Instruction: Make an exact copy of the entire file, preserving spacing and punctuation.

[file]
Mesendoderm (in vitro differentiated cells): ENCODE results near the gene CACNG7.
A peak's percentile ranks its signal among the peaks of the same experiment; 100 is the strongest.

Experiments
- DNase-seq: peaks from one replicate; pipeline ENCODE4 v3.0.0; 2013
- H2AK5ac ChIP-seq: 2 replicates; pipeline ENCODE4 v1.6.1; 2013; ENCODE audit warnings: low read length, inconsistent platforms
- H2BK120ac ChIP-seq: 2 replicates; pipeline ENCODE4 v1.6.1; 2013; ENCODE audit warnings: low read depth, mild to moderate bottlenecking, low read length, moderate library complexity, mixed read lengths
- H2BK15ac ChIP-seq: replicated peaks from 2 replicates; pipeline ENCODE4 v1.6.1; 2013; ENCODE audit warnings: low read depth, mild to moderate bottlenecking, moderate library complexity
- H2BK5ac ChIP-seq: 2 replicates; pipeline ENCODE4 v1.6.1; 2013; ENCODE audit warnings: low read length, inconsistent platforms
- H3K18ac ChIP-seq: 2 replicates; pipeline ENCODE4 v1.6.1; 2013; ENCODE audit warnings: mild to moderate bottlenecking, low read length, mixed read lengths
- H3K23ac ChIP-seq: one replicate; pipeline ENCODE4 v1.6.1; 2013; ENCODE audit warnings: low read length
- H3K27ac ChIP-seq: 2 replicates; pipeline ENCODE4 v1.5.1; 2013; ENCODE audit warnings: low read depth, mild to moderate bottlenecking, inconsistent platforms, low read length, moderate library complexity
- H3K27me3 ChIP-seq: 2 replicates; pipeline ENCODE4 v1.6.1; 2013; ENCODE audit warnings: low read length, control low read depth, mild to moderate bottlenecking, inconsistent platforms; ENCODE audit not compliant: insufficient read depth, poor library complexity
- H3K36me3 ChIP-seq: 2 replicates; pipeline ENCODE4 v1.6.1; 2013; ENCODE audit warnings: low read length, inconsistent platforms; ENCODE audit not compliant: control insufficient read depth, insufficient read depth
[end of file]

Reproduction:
Mesendoderm (in vitro differentiated cells): ENCODE results near the gene CACNG7.
A peak's percentile ranks its signal among the peaks of the same experiment; 100 is the strongest.

Experiments
- DNase-seq: peaks from one replicate; pipeline ENCODE4 v3.0.0; 2013
- H2AK5ac ChIP-seq: 2 replicates; pipeline ENCODE4 v1.6.1; 2013; ENCODE audit warnings: low read length, inconsistent platforms
- H2BK120ac ChIP-seq: 2 replicates; pipeline ENCODE4 v1.6.1; 2013; ENCODE audit warnings: low read depth, mild to moderate bottlenecking, low read length, moderate library complexity, mixed read lengths
- H2BK15ac ChIP-seq: replicated peaks from 2 replicates; pipeline ENCODE4 v1.6.1; 2013; ENCODE audit warnings: low read depth, mild to moderate bottlenecking, moderate library complexity
- H2BK5ac ChIP-seq: 2 replicates; pipeline ENCODE4 v1.6.1; 2013; ENCODE audit warnings: low read length, inconsistent platforms
- H3K18ac ChIP-seq: 2 replicates; pipeline ENCODE4 v1.6.1; 2013; ENCODE audit warnings: mild to moderate bottlenecking, low read length, mixed read lengths
- H3K23ac ChIP-seq: one replicate; pipeline ENCODE4 v1.6.1; 2013; ENCODE audit warnings: low read length
- H3K27ac ChIP-seq: 2 replicates; pipeline ENCODE4 v1.5.1; 2013; ENCODE audit warnings: low read depth, mild to moderate bottlenecking, inconsistent platforms, low read length, moderate library complexity
- H3K27me3 ChIP-seq: 2 replicates; pipeline ENCODE4 v1.6.1; 2013; ENCODE audit warnings: low read length, control low read depth, mild to moderate bottlenecking, inconsistent platforms; ENCODE audit not compliant: insufficient read depth, poor library complexity
- H3K36me3 ChIP-seq: 2 replicates; pipeline ENCODE4 v1.6.1; 2013; ENCODE audit warnings: low read length, inconsistent platforms; ENCODE audit not compliant: control insufficient read depth, insufficient read depth